When setting an advertised tax rate, supervisors try to give themselves some wiggle room. By law, the adopted tax rate can be lower than the advertised rate, but it can’t be higher.

The advertised FY17 budget total is $78,915,765. Personal property tax is advertised to hold steady at $4.35 per $100 valuation. Machinery and tools tax is also advertised to stay the same at $2 per $100.

“We can’t continue to be raising our taxes to a point where we people won’t come [to live in Fluvanna],” said Eager. “I’ve had neighbors tell me that they’re leaving because they can’t keep up with the taxes… I think that we have to be responsible to our citizens.”

“I think we are being responsible to our citizens by investing in the future,” said O’Brien. “We offer some of the lowest total tax burden in the area.”

“I don’t want anybody to leave Fluvanna County,” said Booker. “But if they cannot buy into and see what we’re trying to do for the future, then I want them to be happy and satisfied, and if that means [moving out of the county], then that’s what they will have to do.”

“We have other expenses to consider,” countered Eager. “We’ve got both water systems coming, and that’s going to increase taxes. I think we really have to be responsible, because we know we have these expenses coming. We’ve already obligated ourselves.”

When the motion was proposed to advertise a 94-cent rate, Weaver objected, “You’re just leaving the door completely wide open that you can do anything you want to.”

“The majority of the savings you’ll find in the budget are by not giving staff a salary increase,” said O’Brien. “You can save money that way but is that fair to those employees?…So we have to be competitive in providing a fair salary and a fair wage for our employees.  And if we don’t do that then we’ll lose those employees.”

“You don’t want staff to leave, but you don’t want your citizens to leave either,” countered Eager.

“There are people who leave this area because our schools aren’t properly funded. There are people who leave because they aren’t getting the services they want,” said O’Brien. “But our job is to make sure our county is competitive.”

At that point, Sheridan ended the conversation. The 94-cent advertised tax rate passed 3-2.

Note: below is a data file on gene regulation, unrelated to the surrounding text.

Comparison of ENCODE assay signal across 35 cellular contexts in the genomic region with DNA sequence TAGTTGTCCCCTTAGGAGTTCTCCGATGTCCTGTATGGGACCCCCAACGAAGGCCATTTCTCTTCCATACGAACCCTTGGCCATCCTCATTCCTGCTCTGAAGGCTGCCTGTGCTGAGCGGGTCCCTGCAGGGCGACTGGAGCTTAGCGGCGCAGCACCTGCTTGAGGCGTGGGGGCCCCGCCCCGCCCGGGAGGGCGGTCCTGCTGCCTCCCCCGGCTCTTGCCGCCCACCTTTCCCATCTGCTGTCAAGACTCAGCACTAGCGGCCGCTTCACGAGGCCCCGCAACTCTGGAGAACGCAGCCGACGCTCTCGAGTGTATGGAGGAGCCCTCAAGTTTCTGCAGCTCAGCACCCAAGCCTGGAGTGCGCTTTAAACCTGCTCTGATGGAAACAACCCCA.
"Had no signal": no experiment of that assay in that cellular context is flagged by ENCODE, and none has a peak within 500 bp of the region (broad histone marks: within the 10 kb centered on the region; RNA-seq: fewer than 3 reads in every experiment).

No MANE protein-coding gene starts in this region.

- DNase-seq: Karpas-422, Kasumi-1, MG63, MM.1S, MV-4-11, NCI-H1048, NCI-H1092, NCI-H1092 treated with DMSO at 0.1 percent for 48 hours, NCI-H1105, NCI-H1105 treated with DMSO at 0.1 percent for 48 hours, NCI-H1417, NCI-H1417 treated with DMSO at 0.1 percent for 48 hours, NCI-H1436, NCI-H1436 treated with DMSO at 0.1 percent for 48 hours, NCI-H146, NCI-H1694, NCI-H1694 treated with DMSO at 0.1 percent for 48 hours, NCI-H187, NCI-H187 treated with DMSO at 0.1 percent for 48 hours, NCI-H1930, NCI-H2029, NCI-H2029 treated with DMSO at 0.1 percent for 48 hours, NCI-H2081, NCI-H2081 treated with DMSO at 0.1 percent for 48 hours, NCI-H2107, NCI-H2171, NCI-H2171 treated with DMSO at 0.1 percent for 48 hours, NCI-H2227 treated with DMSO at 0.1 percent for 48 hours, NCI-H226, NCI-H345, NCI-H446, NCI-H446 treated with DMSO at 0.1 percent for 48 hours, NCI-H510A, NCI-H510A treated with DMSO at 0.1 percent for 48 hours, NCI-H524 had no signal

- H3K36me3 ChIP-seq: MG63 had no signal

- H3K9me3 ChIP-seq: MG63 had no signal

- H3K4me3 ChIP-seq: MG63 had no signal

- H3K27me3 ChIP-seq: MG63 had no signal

Wayne Stephens, director of public works, provided supervisors with what he cautiously termed “good news” about the Fork Union Sanitary District (FUSD).

Monthly bills are up about 15 percent thanks to the rate increase recently implemented, Stephens said. To date FUSD’s expenses are lower than budgeted and there have been no major failures so far this fiscal year. For a water system plagued with technical difficulties and meager financials, FUSD currently seems to be doing well.

In fact, current projections show that $25,000 to $30,000 will be available for needed work to bring the Carysbrook well online, said Stephens. Not only that, but FUSD may be able to pay back $12,000 to $15,000 against previous loans from the county, which currently total $118,000.

When Booker asked if Stephens has any concerns about the quality of the water, Stephens admitted that the water does have “secondary contaminants” that give it an orange or brown color. Calling the concerns “aesthetic,” he said “there’s definitely no danger” to those who use the water. “When you work on the system, it stirs things up a little, and the water might be a little cloudy,” he said.

Weaver praised Stephens for coming up with a plan to reduce FUSD’s debt and to budget for major breakdowns. “I’m very pleased at how we’ve moved along these last couple of years,” Weaver said.

In other matters:

Cheryl Elliott, emergency services coordinator, informed supervisors that the tornado that touched down in Fluvanna Feb. 24 caused over $300,000 in damage. Supervisors approved a local emergency declaration in order to help pursue possible reimbursement for damage costs.

Supervisors approved an obligation to support the debt of the James River Water Authority, a joint venture between Fluvanna and Louisa to bring water from the James River to Zion Crossroads. The financing will not exceed $10 million, said County Administrator Steve Nichols. Fluvanna will bear up to $5 million of that cost. The money to pay for that obligation is contained within the FY16 and proposed FY17 budgets.

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